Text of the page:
Of course it is! Women are naturally more caring and historically have done the bulk of the ‘caring role’ so they are therefore naturally more suited to these types of jobs.
I’m playing with you of course! Whilst sadly that is still the view of many, it isn’t a view I share, and it seems that more and more others are also choosing to ignore this viewpoint and venture into a career in social care.
Now before I continue, let me just put it out there that I don’t think men are better in social care roles, or equally vice versa. I personally feel and have always had the opinion that, much of the success in social care is down to a good match of worker to client, irrespective of that person’s gender.
What’s your view?
What I will say though is that I have seen over the years how a specific match of worker to client has been of benefit and also where a particular match has been a disaster. I don’t think there are any specific gender rules or age rules for that matter BUT I have interviewed a number of boys and young men over the years who tell me they have benefitted from working with other males, who they felt were not that much older than them and who they could therefore relate to.
During two of my pregnancies I was cared for by a male midwife. Very unusual. He was the senior member of the team and very knowledgeable. I know that other women asked to be removed from his caseload. However, from my point of view I had the most experienced member of the team in charge of my care and that felt reassuring. When there was a problem during one of the pregnancies he was superb. It was not his gender that was the issue, it was his knowledge and the way he approached his work that was the important factor.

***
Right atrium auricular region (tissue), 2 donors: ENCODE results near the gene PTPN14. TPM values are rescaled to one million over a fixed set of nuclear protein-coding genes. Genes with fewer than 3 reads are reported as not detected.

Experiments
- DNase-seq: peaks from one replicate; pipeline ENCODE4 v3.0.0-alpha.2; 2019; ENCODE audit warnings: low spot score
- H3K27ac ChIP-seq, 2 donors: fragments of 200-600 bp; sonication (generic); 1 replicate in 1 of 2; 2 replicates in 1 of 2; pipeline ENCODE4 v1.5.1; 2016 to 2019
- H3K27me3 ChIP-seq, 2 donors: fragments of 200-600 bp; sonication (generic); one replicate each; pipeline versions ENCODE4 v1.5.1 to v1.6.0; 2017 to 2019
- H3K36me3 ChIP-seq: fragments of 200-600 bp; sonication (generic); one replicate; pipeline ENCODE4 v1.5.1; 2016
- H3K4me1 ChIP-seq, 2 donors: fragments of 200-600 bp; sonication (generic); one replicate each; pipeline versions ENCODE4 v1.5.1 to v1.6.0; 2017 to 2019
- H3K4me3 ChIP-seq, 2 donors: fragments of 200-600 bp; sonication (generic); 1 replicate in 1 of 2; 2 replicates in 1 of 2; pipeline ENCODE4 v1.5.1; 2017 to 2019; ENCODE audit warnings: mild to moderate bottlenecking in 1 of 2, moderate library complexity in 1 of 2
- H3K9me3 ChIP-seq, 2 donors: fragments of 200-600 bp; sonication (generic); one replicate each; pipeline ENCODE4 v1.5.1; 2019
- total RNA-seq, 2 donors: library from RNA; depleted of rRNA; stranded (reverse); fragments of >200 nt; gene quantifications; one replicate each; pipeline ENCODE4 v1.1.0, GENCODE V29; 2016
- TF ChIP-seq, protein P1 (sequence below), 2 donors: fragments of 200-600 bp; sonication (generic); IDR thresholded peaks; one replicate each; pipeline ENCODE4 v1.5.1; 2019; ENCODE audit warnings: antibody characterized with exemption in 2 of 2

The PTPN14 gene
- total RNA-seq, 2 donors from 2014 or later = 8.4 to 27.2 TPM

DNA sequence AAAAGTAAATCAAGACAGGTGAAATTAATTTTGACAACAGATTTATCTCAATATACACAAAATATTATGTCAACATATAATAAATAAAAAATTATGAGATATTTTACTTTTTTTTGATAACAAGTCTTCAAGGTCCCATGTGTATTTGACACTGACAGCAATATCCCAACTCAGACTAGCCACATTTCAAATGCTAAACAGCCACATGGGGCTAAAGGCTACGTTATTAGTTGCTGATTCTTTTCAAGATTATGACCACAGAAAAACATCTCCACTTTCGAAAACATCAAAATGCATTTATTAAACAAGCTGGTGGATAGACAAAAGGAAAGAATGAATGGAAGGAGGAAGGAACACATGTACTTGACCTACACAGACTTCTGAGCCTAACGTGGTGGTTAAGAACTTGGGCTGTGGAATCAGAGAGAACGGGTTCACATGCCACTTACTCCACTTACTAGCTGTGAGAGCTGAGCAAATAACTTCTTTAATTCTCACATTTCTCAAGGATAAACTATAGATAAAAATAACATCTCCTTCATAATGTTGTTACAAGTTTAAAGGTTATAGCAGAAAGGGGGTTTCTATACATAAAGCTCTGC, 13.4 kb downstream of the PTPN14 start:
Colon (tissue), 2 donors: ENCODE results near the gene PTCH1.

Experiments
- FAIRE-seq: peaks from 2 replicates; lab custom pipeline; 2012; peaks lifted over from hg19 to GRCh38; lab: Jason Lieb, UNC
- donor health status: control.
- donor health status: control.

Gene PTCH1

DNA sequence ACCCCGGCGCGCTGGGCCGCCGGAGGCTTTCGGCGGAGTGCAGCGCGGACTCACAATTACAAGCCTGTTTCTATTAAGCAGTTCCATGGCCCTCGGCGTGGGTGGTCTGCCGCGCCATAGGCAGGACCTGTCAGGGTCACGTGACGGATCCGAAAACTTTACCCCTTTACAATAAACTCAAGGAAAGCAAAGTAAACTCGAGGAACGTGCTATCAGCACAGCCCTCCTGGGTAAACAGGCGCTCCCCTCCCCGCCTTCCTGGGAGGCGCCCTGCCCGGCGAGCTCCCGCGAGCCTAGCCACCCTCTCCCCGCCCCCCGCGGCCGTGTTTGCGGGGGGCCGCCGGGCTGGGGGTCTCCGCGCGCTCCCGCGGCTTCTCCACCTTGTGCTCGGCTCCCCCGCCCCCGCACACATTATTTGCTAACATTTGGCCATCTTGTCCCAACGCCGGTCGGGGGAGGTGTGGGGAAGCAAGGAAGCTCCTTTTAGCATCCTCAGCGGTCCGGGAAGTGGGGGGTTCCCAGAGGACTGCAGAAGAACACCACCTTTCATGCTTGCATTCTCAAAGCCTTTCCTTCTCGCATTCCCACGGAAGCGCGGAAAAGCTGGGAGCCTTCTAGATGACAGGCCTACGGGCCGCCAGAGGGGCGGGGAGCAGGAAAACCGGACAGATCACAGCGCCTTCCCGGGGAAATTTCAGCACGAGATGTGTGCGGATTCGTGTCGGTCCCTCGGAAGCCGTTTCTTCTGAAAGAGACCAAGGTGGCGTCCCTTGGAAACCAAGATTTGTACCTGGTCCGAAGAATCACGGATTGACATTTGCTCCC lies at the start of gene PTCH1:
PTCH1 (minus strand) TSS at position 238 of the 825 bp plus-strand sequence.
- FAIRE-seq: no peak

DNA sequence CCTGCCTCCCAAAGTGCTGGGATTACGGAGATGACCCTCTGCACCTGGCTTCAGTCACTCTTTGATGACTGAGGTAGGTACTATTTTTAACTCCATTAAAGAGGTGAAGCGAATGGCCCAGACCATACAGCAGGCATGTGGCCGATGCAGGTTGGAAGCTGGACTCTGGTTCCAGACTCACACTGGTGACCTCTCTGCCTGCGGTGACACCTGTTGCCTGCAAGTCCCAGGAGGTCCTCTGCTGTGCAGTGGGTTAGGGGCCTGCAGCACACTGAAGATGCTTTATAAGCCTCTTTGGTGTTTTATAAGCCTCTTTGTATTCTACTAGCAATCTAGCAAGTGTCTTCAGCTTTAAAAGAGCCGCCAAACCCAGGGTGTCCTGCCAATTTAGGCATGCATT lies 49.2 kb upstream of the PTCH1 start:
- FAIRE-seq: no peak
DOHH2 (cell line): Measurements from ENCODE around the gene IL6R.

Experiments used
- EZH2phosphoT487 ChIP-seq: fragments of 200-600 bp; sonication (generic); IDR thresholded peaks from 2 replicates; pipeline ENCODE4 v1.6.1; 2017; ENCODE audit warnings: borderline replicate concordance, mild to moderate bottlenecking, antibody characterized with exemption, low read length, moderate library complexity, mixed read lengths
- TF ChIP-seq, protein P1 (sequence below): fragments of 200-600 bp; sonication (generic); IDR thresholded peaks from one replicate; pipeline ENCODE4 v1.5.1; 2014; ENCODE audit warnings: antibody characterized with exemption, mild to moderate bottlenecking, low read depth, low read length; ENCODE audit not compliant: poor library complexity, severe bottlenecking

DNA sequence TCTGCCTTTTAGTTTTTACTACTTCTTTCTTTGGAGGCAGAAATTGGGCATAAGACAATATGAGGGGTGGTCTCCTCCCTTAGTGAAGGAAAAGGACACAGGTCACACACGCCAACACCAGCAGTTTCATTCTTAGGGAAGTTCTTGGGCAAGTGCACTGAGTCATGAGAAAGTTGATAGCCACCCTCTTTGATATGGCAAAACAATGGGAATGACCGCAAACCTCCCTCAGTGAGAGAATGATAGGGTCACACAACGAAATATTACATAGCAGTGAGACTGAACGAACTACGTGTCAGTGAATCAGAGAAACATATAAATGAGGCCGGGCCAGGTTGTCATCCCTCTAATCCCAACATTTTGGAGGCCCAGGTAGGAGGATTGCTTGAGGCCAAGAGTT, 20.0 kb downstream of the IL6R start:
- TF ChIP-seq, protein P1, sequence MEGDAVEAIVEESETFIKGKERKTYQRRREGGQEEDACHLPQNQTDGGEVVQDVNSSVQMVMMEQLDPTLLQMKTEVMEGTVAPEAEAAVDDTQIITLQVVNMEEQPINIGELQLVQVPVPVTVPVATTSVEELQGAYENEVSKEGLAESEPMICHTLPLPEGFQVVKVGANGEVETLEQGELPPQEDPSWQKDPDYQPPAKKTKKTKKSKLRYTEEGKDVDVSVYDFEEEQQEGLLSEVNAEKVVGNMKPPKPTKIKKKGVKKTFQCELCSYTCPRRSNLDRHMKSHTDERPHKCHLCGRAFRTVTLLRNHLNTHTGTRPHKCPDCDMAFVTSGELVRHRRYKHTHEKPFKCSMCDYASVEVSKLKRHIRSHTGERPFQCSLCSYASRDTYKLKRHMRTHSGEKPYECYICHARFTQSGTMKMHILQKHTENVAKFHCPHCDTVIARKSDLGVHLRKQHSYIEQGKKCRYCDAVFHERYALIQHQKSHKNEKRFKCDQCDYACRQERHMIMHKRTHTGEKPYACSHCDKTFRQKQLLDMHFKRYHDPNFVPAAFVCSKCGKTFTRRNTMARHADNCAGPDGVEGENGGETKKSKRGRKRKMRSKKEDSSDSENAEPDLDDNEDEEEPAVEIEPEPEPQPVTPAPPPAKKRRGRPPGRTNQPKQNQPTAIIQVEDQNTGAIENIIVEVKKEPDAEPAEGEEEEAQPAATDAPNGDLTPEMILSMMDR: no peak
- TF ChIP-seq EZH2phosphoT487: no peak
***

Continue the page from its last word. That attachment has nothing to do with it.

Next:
This suggests that there are no rules but also demonstrates that we should be able to offer choice and options to clients. Some people do feel more able to communicate with someone of the same gender and we can’t ignore that as a need.
Women currently make up 82% of the care workforce . There are clearly strong views in society about whose job this is but more and more men are starting to find care work fulfilling and trying to slowly change these views. One thing is for sure, the need for care workers is not going away, especially at the older end of the lifespan in things like dementia care. Along with new graduate schemes trying to attract more men into frontline social work, things are moving forward.
Can you help?
Are you a male who can make a positive difference to the lives of others? Do you have ideas about how you could make a difference? Are you looking for a change in direction? Do you have transferrable skills?
Don’t be a sheep – break away from the herd!